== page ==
With new and social media playing such an integral role in the industry's future, PR agencies are stockpiling talent in this area to keep ahead of the curve. Tanya Lewis profiles four individuals that are leading the way to a greater understanding of this growing medium.
MD at MS&L Digital
While working as a reporter in Michigan in late 1995, Jud Branam began moonlighting on a consumer reference book for the Internet. Reviewing hundreds of Web sites piqued his interest, and he went to work for a motor sports community network. He later became a digital PR consultant for the auto industry before going to work for Hass Associates, which was acquired by MS&L in 2001.
MS&L has created a number of successful blogs for General Motors, and Saturn recently asked for its own blog. Branam and his team suggested a broader approach - a self-contained social network called ImSaturn.com that includes blog posts from Saturn team members and enthusiasts, videos, photos, and information about brand-sponsored programs.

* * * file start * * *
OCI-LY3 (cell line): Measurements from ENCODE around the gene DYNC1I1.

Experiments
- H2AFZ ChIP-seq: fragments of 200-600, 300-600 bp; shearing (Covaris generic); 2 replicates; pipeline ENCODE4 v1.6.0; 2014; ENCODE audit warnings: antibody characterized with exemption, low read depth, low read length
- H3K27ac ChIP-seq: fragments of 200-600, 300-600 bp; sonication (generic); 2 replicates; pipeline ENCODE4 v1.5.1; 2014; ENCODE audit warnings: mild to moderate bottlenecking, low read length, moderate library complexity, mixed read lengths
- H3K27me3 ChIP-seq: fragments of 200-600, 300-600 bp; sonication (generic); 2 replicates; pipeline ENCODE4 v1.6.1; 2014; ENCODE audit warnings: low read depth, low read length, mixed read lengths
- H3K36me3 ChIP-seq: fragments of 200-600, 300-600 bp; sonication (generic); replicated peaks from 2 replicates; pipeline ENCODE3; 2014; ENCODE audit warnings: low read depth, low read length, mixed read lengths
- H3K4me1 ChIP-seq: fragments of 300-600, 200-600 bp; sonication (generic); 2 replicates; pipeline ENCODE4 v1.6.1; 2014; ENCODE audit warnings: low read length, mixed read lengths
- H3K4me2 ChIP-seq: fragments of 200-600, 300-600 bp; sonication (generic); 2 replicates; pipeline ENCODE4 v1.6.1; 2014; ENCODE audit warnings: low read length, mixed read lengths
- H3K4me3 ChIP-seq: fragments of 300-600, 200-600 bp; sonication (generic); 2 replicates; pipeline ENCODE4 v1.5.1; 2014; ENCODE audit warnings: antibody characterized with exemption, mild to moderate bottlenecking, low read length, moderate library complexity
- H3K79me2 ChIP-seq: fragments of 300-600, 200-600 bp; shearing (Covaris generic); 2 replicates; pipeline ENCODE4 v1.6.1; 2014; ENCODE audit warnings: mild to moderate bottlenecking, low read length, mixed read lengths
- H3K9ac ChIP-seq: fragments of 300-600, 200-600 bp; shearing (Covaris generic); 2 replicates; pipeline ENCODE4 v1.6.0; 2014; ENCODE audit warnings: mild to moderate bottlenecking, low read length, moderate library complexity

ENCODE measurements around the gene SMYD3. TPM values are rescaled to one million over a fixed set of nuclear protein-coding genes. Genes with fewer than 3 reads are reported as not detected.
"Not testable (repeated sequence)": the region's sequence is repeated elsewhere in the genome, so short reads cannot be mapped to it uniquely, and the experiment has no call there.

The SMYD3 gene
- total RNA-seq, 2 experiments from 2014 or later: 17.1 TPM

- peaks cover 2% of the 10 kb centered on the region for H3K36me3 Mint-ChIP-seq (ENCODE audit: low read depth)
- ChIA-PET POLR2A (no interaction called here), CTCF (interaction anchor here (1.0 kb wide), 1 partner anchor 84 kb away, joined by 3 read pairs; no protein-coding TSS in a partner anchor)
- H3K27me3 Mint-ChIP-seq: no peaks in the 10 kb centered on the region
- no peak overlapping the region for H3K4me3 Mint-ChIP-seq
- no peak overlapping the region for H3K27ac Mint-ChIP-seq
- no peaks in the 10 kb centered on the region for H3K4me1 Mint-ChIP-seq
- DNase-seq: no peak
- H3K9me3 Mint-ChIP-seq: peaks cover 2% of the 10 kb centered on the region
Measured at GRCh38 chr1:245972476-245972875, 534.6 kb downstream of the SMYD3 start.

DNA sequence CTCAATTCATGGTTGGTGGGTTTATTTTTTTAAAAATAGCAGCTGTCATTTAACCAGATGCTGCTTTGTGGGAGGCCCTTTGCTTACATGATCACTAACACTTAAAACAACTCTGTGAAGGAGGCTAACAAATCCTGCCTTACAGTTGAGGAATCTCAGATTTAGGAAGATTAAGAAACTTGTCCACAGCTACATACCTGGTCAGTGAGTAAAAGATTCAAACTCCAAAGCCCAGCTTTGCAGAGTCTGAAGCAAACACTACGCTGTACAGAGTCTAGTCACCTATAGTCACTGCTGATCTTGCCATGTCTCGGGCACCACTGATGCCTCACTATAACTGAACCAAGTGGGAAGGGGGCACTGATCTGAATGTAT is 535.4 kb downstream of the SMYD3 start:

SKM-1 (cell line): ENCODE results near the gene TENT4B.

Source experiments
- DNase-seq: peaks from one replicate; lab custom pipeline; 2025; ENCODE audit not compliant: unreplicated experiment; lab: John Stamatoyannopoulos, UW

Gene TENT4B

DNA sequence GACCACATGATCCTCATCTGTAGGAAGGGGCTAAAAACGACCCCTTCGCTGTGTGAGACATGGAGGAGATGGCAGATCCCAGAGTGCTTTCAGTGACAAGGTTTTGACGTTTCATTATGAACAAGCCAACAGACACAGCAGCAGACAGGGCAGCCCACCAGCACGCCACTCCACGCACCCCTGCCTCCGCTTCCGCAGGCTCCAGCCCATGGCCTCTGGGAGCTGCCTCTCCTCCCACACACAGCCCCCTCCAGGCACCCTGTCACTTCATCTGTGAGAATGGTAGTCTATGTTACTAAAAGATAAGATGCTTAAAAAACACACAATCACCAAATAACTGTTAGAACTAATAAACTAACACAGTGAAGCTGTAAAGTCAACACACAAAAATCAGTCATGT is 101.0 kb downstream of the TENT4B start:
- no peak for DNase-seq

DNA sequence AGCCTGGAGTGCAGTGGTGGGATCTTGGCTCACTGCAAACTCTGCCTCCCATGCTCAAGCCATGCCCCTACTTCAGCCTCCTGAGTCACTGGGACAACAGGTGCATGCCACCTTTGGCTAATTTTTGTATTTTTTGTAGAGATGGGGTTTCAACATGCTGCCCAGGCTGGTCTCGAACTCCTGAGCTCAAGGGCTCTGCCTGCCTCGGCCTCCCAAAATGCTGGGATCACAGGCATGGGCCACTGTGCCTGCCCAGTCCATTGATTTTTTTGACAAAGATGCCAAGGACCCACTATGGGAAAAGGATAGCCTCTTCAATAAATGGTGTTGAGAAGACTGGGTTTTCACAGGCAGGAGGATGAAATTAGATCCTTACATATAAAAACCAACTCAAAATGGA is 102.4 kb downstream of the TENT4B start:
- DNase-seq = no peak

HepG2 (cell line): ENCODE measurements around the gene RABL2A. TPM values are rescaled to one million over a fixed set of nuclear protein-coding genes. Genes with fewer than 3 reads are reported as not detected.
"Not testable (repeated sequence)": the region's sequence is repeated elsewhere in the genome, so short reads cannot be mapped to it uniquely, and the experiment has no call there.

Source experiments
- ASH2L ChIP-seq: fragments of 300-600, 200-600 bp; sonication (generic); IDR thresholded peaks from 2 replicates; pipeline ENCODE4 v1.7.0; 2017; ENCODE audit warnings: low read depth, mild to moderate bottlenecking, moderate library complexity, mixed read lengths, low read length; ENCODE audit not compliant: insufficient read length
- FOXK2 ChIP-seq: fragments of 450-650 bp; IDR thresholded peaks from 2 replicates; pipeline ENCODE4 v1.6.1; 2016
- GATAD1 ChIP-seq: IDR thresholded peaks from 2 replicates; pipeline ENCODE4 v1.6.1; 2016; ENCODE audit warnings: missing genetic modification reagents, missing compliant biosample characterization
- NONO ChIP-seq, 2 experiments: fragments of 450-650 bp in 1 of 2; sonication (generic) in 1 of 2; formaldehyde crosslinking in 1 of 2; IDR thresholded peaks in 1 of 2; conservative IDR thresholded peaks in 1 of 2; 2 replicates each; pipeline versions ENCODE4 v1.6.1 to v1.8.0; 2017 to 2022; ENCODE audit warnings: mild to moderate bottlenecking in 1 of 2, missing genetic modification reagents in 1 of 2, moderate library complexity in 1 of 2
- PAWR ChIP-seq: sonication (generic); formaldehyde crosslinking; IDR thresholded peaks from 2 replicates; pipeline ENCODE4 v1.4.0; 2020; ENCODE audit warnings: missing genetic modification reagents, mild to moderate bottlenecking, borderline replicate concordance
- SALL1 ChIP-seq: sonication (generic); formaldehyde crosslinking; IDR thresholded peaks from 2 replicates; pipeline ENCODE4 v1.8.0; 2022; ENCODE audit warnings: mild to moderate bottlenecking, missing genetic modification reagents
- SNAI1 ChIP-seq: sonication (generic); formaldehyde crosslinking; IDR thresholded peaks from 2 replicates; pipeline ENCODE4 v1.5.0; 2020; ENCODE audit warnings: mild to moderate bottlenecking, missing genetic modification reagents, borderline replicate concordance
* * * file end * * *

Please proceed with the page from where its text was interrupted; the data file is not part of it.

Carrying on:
The site, which launched in April, currently has 2,300 members.
"It extends the conversation by allowing consumers to help set the agenda," Branam says. "As well as tapping enthusiasm, it also leverages other marketing-related activities of the brand. It's driving deeper, richer interaction."
Branam believes new media will continue to become more mainstream, that new platforms will emerge, and that PR must continue integrating with other disciplines. "It's important that PR maintain relationships, storytelling, and the earned media role that we've always had," he says. "Brand stories and relationships with influencers are an ace in the hole. PR is strong in navigating functions, surveying the landscape, seeing trends emerge, and building programs."
Founder of Attention PR
As a student at Duke University, Curtis Hougland understood that the Internet would change the way people communicate. After graduating in 1993, he started Attention PR as a social media practice. "The big difference [today] is consumer adoption," he says.